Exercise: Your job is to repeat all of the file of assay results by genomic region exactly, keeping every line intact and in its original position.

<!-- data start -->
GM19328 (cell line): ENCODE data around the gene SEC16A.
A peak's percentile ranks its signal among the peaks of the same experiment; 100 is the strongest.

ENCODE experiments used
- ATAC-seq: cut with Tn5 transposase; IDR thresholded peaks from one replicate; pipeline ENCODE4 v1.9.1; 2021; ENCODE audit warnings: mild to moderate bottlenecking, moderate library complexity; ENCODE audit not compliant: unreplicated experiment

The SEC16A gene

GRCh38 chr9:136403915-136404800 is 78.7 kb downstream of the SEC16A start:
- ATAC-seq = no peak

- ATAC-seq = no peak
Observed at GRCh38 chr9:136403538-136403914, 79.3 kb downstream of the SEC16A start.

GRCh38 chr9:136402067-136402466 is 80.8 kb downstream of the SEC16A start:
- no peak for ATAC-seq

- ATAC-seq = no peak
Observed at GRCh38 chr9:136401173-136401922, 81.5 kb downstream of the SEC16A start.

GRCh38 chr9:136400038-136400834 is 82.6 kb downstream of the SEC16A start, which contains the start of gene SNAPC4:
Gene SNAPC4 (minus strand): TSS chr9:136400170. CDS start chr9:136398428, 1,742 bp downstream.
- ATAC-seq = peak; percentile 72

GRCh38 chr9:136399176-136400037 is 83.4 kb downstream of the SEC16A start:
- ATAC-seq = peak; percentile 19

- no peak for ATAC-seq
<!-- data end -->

GM19328 (cell line): ENCODE data around the gene SEC16A.
A peak's percentile ranks its signal among the peaks of the same experiment; 100 is the strongest.

ENCODE experiments used
- ATAC-seq: cut with Tn5 transposase; IDR thresholded peaks from one replicate; pipeline ENCODE4 v1.9.1; 2021; ENCODE audit warnings: mild to moderate bottlenecking, moderate library complexity; ENCODE audit not compliant: unreplicated experiment

The SEC16A gene

GRCh38 chr9:136403915-136404800 is 78.7 kb downstream of the SEC16A start:
- ATAC-seq = no peak

- ATAC-seq = no peak
Observed at GRCh38 chr9:136403538-136403914, 79.3 kb downstream of the SEC16A start.

GRCh38 chr9:136402067-136402466 is 80.8 kb downstream of the SEC16A start:
- no peak for ATAC-seq

- ATAC-seq = no peak
Observed at GRCh38 chr9:136401173-136401922, 81.5 kb downstream of the SEC16A start.

GRCh38 chr9:136400038-136400834 is 82.6 kb downstream of the SEC16A start, which contains the start of gene SNAPC4:
Gene SNAPC4 (minus strand): TSS chr9:136400170. CDS start chr9:136398428, 1,742 bp downstream.
- ATAC-seq = peak; percentile 72

GRCh38 chr9:136399176-136400037 is 83.4 kb downstream of the SEC16A start:
- ATAC-seq = peak; percentile 19

- no peak for ATAC-seq